The acronym “ILIT” stands for Irrevocable Life Insurance Trust. An ILIT is a very useful tool in comprehensive estate planning. Generally speaking, an irrevocable trust transfers all ownership rights in the trust property to the trust itself, without retaining a right to revoke, terminate or modify the trust in any material way. If you transfer an insurance policy into an irrevocable trust, you have just created an ILIT. What is an ILIT basically used for?
Benefits of an ILIT
The true benefit of an irrevocable life insurance trust, is keeping the proceeds of the life insurance policy outside of your taxable estate. Making gifts to the trust, to fund the insurance premiums, can also reduce your taxable estate. Upon your death, the remaining assets in the trust (the insurance proceeds) are available to your beneficiaries, income-tax-free and possibly estate-tax-free.
How is an ILIT funded?
An ILIT can either be “funded” or “unfunded.” If it is funded, the life insurance policy is transferred to the trust, as well as additional cash or property to be used to pay the insurance premiums. A disadvantage of funding the trust, however, is that the income of the trust can be taxed to the person who created the trust.
On the other hand, the most common type is an unfunded ILIT, which does not include additional cash or property. Instead, the grantor makes annual cash gifts to the trust, to pay the insurance premiums. Unfortunately, these gifts are not entitled to the annual gift tax exclusion, as they are considered future interests.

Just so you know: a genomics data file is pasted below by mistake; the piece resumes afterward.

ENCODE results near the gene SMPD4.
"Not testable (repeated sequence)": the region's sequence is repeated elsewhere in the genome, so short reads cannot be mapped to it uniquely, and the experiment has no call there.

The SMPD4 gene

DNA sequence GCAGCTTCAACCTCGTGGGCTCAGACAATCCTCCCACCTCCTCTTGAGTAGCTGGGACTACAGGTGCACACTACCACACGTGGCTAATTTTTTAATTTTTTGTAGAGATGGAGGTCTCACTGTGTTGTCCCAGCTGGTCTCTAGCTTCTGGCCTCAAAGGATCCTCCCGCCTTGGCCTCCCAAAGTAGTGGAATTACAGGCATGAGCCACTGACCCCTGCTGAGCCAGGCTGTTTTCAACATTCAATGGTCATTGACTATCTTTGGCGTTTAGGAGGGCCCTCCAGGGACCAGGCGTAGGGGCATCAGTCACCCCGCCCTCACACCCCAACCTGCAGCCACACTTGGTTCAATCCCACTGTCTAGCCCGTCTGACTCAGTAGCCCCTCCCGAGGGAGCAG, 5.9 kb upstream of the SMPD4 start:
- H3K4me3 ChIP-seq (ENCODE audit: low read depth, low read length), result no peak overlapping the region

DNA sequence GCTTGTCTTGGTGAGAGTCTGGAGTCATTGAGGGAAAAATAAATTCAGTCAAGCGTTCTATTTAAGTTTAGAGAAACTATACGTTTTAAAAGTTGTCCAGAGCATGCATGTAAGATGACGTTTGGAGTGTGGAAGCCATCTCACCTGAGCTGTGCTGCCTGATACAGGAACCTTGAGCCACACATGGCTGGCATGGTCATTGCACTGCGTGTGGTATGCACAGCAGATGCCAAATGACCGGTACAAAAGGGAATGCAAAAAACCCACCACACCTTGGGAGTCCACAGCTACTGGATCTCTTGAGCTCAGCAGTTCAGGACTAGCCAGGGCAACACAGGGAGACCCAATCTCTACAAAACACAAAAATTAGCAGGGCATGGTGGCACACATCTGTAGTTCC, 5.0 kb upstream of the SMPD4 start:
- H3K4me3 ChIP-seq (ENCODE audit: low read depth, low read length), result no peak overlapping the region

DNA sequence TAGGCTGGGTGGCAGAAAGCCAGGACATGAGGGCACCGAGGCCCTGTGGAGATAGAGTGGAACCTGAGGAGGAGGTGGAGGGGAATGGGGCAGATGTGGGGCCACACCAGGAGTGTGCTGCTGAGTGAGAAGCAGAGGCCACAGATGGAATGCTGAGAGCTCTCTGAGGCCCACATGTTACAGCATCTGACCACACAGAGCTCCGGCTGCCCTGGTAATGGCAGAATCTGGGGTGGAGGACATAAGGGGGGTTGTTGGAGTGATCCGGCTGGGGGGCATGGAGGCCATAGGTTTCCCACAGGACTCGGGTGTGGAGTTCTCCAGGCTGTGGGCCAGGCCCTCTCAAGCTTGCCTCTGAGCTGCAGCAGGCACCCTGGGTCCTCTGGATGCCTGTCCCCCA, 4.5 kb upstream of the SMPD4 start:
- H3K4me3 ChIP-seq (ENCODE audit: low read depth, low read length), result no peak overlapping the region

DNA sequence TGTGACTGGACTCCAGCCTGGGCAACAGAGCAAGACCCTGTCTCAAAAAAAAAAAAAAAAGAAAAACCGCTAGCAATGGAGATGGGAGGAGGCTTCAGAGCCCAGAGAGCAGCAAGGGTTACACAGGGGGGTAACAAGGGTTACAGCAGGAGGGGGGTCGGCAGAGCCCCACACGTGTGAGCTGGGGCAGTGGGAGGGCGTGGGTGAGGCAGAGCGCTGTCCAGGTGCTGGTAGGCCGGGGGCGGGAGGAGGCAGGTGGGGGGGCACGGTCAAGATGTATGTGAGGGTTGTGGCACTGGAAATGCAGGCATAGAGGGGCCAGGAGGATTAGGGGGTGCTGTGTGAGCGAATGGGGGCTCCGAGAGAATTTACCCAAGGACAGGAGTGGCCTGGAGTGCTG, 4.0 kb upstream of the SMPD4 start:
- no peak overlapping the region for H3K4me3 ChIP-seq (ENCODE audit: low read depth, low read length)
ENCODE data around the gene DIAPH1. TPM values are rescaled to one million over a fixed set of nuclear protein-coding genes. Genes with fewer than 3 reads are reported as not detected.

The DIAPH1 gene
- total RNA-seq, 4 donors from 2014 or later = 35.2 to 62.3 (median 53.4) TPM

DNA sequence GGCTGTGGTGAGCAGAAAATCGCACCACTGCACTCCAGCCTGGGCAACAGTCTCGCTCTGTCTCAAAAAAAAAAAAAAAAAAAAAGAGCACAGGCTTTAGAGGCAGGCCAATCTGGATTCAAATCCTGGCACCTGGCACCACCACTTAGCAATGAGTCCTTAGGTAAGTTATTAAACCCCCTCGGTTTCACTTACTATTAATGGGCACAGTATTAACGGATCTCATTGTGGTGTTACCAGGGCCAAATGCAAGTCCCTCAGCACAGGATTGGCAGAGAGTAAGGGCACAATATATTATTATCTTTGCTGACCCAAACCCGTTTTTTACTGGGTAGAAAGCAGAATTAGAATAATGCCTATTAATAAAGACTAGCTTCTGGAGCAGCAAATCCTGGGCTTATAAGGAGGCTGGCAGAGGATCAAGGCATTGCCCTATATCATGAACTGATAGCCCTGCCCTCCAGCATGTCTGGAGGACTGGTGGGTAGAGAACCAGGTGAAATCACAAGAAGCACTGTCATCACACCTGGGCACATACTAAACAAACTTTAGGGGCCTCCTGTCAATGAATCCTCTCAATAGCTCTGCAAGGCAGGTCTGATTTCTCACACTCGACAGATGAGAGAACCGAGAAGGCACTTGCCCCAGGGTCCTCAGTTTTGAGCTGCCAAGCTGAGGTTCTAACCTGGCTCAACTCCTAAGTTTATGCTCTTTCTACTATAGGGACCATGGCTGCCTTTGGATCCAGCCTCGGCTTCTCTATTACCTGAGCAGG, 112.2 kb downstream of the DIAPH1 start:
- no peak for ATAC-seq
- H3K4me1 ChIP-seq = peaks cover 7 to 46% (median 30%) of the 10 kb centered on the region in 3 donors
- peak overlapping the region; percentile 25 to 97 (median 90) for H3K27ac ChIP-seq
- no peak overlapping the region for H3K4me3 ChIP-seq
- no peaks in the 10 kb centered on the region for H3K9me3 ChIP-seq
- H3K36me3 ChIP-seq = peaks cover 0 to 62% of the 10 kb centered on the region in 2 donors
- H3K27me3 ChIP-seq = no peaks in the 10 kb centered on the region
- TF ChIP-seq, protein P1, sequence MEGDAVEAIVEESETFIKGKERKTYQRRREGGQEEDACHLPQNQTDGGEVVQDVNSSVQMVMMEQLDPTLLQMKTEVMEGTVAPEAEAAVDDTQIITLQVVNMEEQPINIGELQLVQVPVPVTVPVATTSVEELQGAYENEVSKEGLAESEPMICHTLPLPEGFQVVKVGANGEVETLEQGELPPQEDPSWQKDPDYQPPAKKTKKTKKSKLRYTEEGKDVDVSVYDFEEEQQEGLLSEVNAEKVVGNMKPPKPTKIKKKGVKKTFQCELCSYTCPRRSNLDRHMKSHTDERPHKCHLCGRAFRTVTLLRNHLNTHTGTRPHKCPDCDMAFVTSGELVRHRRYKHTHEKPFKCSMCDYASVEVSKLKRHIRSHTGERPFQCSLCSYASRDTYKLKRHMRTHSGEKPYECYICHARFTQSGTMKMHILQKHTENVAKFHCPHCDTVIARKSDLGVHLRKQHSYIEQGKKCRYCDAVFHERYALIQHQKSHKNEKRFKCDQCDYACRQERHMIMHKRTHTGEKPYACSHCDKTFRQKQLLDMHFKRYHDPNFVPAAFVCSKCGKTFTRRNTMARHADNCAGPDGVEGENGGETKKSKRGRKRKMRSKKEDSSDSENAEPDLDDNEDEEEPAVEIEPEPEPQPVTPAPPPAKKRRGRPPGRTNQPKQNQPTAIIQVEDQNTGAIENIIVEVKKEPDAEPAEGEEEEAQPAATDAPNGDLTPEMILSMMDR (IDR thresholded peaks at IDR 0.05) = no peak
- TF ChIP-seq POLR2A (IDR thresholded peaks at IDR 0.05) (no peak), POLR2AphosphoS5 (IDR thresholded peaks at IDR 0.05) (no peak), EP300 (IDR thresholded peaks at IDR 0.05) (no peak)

Using a “Crummey Power” with your ILIT
If you are not familiar with this term, “Crummey powers” are terms that can be included in a trust in order to secure the annual gift tax exclusion for your ILIT premium payments. Specifically, a Crummey power allows your beneficiaries to withdraw cash transfers to the trust annually. They do not actually have to withdraw the cash. The simple fact that they have the authority to, converts the annual transfers into present interest gifts. This way, the gifts will qualify for the annual gift tax exclusion.
Power of Appointment
Another choice is to give the beneficiaries of the trust the testamentary power of appointment over the accumulated excess funds in the trust. The beneficiaries can designate who should receive the excess funds not withdrawn under Crummey powers. Be sure to discuss your options with your estate planning attorney in order to make the best choices for you.
If you have questions regarding an Irrevocable Life Insurance Trust, or any other estate planning needs, please contact the Schomer Law Group either online or by calling us at (310) 337-7696.
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